I am a so called lacto-ovo vegetarian who doesn’t eat animal flesh of any kind but consumes dairy and egg products which makes it very easy for me to pick dishes from a restaurant’s menu. However, if you are going out with a vegan, you may encounter serious trouble to find an appropriate place because they don’t eat any dairy and egg products or other animal-derived substances. I know people who became vegan because of allergies or illnesses like cancer. They are happy and don’t complain, but I see that in social life it’s very hard for them to follow this diet. There are lots of vegan restaurants in the USA but in a country like Turkey, they don’t take you serious. When I moved here, they suggested I eat “Manti” which is a tiny ravioli filled with minced meat. “But on the menu it says that they are filled with meat”, I said. “Only very little” was the answer!
Let’s go back to the two questions people ask me. The answer to the first one is: “No, I don’t eat chicken or fish because they are animals too and no one can reassure me that they had a good life and were killed without suffering.” The answer to the second question: I have to admit that when I started working out heavily after my son’s birth, I couldn’t get sufficient protein from diary products, eggs and legumes. As an athlete I need 1.8 grams per kilogram of weight, so multiply that with 56 – it’s almost impossible for me to take in 101 grams of protein just from food. So I have a protein shake after my workout and I love it! Unfortunately we don’t have all the choice they have in America, but mine tastes yummy (chocolate in fall and winter), is very low in carbs and contains 30 grams of protein per serving. Whey protein is a great invention, however you should not exaggerate because too much protein won’t necessarily help you build more muscle and will be stored as fat if not utilized by your body. I also believe that you should rather try to eat protein reach meals than drink lots of shakes.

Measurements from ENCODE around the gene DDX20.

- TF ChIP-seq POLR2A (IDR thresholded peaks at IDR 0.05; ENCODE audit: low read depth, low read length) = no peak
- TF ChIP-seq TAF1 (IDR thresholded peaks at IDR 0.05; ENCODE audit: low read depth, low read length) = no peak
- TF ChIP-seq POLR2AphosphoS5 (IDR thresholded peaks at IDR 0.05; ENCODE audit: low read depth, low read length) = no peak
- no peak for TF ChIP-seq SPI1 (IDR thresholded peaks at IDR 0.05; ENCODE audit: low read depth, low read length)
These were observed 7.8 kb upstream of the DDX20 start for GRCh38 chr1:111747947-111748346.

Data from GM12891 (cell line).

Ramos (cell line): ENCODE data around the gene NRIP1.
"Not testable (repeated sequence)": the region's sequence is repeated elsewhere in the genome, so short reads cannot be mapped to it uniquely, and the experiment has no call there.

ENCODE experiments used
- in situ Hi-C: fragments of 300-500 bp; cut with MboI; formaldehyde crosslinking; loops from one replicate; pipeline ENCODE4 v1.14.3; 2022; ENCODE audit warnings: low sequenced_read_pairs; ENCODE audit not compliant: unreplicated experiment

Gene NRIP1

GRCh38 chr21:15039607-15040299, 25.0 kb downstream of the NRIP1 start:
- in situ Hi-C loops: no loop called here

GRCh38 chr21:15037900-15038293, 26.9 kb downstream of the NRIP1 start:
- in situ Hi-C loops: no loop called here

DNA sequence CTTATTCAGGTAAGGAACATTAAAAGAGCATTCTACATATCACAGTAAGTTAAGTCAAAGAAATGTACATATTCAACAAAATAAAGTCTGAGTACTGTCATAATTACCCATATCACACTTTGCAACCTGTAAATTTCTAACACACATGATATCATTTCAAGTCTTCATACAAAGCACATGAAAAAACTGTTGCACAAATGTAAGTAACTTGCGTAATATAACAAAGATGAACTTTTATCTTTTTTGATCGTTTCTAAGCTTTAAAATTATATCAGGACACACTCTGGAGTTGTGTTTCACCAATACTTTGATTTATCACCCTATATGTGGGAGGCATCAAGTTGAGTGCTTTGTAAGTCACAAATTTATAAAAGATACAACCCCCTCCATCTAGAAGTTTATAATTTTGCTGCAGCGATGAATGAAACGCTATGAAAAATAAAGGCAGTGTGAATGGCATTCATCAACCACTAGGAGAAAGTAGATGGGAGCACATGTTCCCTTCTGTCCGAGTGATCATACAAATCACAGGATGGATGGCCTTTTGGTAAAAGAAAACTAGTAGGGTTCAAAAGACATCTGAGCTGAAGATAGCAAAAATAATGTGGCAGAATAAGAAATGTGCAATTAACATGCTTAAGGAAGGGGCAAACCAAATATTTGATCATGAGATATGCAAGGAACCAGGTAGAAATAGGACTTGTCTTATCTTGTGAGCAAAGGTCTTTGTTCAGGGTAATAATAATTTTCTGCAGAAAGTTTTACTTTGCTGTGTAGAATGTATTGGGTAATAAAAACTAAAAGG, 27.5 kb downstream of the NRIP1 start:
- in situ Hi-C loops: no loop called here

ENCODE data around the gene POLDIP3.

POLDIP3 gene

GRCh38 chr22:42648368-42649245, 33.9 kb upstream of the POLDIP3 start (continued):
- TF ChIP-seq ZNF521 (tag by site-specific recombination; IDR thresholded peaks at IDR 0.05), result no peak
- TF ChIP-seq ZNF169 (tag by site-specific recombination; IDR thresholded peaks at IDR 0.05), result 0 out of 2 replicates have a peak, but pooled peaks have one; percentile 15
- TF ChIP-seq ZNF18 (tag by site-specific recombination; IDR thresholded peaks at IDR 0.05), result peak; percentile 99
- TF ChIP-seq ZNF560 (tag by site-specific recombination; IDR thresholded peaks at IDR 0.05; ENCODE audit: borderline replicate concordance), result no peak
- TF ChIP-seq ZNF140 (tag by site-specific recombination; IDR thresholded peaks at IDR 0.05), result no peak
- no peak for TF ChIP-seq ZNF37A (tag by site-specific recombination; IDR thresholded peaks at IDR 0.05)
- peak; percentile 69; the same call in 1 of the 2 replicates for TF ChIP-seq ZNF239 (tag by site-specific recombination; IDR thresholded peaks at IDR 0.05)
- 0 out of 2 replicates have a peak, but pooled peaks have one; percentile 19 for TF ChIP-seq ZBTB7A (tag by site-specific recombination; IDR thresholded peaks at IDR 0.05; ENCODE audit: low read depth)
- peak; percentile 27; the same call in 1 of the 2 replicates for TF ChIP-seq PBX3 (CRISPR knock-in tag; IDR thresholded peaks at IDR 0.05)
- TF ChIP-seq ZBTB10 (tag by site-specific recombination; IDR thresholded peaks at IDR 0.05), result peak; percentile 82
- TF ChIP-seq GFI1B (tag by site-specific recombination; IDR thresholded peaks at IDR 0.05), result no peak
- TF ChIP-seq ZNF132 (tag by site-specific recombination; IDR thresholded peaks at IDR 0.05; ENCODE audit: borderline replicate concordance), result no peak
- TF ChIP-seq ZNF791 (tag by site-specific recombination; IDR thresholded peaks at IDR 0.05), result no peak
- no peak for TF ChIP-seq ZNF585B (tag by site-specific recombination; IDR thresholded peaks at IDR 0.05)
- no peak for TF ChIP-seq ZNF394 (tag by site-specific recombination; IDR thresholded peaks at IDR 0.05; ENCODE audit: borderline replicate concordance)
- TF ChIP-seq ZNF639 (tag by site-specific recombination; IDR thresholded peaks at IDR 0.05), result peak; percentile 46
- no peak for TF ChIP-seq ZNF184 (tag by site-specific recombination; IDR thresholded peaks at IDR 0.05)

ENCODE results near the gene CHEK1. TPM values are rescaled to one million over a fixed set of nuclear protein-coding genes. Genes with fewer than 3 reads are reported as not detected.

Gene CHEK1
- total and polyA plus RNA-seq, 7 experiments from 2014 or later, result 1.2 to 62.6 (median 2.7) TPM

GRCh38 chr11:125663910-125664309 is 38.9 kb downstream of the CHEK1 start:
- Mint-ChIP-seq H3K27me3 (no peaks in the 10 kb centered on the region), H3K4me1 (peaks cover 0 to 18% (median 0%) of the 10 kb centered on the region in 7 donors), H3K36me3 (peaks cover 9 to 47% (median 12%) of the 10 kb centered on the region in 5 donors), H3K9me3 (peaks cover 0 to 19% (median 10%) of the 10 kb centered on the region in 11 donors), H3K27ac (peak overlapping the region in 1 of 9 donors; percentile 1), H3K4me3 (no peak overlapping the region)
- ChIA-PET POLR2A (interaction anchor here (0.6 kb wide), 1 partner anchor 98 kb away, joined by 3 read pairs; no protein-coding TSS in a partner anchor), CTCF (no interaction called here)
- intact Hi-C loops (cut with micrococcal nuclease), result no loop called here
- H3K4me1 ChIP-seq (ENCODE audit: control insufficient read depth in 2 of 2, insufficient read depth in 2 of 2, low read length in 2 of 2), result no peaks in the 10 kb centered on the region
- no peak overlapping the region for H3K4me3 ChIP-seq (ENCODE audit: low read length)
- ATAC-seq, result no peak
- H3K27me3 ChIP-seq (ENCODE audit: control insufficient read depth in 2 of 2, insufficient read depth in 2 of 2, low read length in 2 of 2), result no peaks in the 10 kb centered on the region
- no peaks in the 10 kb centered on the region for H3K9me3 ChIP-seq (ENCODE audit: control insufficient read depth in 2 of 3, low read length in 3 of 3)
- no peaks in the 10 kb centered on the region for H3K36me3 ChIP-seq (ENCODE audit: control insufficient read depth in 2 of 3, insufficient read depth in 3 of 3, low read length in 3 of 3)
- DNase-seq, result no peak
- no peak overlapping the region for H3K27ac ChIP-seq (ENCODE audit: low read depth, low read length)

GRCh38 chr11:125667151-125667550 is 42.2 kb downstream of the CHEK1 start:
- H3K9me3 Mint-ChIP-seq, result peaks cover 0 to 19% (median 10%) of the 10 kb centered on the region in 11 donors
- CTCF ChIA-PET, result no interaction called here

HERE ARE SOME IDEAS FOR YOU TO GO VEGETARIAN FOR A COUPLE OF MEALS (I promise more recipes soon!):
- Vegetarian Chili
- Lentil Soup
- Quinoa Salad
- Three Beans Salad with Egg (green beans, kidney beans, chickpeas)
- Sweet&Sour Tofu with steamed Rice
- Lentil Curry with sweet potatoes
- Spanish Omelet (add a few yolks only, lots of veggies)
For me, being a vegetarian is very easy. But I have friends who committed to a meat-free life only recently and who struggle with being vegetarian. You have to know a little about nutrition in order to create balanced meals that are both delicious and satisfying. But you can definitely be healthy and fit without meat, even competing bodybuilders like Albert Beckles are vegetarians.
Vegetarian diets are also beneficial in the prevention and treatment of certain diseases, such as cardiovascular disease, hypertension, diabetes, cancer, osteoporosis, renal disease and dementia as well as diverticular disease, gallstones and rheumatoid arthritis. From my own experience I can say that I never get sick, that I am always full of energy, that my metabolism is fast and mostly, that I have a good conscience!